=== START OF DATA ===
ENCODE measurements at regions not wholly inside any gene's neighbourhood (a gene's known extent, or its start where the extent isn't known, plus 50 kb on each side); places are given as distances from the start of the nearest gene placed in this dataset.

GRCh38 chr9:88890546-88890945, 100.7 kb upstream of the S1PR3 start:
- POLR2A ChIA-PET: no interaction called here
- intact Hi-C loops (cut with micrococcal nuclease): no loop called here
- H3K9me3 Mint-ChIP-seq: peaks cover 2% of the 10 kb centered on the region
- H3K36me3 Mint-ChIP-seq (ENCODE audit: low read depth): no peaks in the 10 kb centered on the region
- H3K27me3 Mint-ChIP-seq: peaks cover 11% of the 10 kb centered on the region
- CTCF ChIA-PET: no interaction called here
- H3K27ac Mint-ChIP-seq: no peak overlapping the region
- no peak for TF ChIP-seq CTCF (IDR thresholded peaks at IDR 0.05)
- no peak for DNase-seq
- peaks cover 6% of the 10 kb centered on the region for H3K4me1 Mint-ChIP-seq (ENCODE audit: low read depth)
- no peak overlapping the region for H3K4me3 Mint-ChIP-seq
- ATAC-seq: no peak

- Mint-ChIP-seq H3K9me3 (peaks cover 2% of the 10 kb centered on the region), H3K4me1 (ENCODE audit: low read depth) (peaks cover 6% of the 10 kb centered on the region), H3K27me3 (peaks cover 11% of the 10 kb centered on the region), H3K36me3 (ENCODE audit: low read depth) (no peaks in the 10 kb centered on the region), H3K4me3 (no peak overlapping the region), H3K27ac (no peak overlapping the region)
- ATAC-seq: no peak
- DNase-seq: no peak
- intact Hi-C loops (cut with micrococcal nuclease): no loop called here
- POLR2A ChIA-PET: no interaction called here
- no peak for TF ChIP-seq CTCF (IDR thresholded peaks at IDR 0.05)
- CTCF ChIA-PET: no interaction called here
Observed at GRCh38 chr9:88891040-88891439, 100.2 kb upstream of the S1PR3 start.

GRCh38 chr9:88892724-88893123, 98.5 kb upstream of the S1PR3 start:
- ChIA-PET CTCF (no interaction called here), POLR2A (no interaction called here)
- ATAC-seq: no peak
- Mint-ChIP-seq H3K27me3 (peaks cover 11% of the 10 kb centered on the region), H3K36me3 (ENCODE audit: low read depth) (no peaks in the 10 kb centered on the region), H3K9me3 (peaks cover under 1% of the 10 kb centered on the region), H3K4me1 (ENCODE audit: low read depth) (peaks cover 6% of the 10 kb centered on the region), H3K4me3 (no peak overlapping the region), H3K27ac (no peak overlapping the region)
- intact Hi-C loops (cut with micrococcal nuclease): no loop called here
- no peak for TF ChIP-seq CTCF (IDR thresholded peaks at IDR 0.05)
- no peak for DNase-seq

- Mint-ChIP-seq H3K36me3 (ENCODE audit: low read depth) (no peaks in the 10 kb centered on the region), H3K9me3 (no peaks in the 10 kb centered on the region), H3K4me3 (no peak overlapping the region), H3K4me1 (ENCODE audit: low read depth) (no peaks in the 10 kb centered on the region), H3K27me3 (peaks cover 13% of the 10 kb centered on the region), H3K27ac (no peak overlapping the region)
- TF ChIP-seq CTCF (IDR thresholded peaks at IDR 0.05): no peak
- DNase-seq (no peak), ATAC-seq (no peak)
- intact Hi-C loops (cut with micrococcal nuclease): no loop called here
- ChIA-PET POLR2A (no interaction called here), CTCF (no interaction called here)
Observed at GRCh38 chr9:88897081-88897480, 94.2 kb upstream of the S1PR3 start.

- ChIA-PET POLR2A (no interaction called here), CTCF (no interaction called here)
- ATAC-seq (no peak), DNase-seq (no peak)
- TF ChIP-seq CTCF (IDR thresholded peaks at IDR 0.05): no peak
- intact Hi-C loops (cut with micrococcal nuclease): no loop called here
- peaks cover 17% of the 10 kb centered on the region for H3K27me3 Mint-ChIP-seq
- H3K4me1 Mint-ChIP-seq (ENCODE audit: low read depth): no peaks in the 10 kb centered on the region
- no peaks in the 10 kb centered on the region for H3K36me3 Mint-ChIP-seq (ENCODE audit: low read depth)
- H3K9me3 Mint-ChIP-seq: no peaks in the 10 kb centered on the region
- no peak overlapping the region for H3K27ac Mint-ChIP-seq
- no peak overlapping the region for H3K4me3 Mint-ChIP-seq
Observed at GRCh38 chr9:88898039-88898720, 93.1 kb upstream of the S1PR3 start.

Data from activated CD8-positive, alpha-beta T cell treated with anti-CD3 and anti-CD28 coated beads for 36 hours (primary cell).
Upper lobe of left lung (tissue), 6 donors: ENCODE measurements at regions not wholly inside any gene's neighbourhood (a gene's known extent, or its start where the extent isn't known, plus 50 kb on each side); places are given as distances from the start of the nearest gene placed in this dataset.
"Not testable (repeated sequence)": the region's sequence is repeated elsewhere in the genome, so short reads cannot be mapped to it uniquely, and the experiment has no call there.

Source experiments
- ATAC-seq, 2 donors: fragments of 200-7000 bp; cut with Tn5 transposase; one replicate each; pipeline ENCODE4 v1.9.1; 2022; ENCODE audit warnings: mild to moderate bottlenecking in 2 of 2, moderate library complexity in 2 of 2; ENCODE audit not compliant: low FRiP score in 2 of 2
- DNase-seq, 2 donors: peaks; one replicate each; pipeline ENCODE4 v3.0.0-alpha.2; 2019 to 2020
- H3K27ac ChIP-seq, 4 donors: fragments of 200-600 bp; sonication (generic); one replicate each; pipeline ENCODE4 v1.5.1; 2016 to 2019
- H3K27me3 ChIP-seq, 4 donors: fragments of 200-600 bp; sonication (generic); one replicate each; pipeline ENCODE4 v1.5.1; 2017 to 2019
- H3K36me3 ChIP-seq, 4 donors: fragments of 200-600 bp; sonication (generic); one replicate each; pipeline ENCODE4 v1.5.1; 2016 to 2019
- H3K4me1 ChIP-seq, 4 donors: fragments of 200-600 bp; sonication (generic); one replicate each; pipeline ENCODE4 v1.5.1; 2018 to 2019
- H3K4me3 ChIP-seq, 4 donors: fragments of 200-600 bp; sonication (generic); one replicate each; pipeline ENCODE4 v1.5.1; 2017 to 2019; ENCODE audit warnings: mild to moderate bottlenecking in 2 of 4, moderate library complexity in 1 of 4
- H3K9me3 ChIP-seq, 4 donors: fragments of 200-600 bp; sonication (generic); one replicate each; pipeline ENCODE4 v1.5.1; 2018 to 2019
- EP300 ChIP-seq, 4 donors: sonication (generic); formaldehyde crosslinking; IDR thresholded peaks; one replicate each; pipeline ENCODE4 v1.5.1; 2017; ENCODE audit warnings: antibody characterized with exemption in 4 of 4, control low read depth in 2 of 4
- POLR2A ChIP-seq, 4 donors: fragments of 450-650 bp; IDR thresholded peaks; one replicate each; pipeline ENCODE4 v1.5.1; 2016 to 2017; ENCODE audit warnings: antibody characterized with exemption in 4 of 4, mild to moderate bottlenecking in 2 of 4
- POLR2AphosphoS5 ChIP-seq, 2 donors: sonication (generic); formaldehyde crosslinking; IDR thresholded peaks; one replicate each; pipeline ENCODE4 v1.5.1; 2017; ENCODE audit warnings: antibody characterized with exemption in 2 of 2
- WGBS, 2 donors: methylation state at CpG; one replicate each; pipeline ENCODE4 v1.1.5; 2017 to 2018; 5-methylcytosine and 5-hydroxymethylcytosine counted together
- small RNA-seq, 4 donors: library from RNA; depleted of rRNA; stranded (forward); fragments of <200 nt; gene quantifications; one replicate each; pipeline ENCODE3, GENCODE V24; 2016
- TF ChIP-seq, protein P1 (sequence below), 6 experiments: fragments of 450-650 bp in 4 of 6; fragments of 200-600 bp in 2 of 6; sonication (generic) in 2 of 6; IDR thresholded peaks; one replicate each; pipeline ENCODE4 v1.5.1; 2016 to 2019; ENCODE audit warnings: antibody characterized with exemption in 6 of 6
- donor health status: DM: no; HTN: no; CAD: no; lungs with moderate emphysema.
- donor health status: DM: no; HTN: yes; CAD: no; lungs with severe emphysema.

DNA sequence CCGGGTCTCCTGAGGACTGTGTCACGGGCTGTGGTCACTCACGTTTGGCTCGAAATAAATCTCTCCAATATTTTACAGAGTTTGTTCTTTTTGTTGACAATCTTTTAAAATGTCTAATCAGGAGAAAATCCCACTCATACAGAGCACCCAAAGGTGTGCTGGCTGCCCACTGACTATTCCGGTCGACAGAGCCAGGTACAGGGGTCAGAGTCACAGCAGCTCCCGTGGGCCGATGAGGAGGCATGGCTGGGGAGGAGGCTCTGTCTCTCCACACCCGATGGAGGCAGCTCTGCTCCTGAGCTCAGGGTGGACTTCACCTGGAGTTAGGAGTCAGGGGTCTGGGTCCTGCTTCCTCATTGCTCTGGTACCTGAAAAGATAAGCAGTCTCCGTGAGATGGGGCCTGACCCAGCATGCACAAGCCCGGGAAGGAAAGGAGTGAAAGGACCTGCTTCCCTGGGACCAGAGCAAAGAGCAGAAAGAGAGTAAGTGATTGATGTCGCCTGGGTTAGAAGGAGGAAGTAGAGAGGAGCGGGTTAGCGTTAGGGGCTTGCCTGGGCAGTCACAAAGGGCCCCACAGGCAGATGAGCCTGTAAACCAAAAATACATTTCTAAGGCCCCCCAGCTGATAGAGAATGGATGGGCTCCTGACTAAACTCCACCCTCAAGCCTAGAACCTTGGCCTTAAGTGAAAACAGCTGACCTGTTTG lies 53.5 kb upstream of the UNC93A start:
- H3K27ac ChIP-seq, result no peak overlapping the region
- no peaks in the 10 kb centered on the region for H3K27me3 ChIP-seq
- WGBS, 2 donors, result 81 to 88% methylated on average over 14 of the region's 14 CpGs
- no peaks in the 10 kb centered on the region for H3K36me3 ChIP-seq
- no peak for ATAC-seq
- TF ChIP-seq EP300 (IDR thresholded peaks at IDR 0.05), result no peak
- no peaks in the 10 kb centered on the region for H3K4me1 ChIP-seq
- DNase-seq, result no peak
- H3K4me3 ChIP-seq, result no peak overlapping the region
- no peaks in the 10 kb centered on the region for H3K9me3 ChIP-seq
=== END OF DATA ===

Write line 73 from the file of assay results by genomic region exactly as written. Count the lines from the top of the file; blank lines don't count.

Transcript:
- TF ChIP-seq EP300 (IDR thresholded peaks at IDR 0.05), result no peak